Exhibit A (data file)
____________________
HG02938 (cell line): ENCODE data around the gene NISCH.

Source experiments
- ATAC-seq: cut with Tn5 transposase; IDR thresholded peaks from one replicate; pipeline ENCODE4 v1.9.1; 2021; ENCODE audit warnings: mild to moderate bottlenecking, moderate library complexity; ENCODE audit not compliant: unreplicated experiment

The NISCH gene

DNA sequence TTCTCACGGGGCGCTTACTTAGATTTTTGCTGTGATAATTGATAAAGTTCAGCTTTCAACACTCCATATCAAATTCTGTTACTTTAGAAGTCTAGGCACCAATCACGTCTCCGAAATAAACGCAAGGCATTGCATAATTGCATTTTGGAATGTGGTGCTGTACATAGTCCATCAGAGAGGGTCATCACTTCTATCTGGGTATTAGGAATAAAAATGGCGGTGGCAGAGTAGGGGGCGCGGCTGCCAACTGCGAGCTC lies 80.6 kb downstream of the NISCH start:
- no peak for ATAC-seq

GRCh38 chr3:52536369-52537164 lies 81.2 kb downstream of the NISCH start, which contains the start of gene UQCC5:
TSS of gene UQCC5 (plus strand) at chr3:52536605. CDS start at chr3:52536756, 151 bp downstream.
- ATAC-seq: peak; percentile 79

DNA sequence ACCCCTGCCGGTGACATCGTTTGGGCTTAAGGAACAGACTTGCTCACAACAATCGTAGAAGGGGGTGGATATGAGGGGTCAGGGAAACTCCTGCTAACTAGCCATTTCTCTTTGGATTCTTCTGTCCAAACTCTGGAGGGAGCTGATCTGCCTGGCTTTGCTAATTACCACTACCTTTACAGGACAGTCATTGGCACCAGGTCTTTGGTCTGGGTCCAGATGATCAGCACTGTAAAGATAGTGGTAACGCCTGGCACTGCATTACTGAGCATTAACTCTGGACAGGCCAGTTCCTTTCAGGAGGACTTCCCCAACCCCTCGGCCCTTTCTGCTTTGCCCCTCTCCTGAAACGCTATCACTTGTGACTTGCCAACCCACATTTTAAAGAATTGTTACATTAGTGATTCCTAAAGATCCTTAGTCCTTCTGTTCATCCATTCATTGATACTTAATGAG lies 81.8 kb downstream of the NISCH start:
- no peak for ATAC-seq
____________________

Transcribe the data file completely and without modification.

HG02938 (cell line): ENCODE data around the gene NISCH.

Source experiments
- ATAC-seq: cut with Tn5 transposase; IDR thresholded peaks from one replicate; pipeline ENCODE4 v1.9.1; 2021; ENCODE audit warnings: mild to moderate bottlenecking, moderate library complexity; ENCODE audit not compliant: unreplicated experiment

The NISCH gene

DNA sequence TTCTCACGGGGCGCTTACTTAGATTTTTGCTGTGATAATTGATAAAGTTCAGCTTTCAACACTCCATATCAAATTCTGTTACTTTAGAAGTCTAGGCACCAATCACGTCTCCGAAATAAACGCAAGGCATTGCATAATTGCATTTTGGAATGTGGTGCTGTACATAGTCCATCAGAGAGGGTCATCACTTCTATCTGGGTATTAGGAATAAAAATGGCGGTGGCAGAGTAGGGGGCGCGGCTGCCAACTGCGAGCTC lies 80.6 kb downstream of the NISCH start:
- no peak for ATAC-seq

GRCh38 chr3:52536369-52537164 lies 81.2 kb downstream of the NISCH start, which contains the start of gene UQCC5:
TSS of gene UQCC5 (plus strand) at chr3:52536605. CDS start at chr3:52536756, 151 bp downstream.
- ATAC-seq: peak; percentile 79

DNA sequence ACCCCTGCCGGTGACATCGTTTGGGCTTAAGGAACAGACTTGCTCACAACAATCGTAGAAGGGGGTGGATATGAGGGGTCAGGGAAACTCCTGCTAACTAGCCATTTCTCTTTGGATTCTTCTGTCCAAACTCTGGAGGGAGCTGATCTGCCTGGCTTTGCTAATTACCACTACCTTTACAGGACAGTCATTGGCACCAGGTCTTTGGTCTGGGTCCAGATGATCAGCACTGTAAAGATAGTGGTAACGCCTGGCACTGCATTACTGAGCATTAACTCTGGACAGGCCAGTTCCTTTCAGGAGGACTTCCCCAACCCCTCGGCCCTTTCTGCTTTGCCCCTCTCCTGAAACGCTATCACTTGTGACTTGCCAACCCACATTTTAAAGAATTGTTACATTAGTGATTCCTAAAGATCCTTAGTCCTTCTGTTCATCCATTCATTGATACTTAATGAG lies 81.8 kb downstream of the NISCH start:
- no peak for ATAC-seq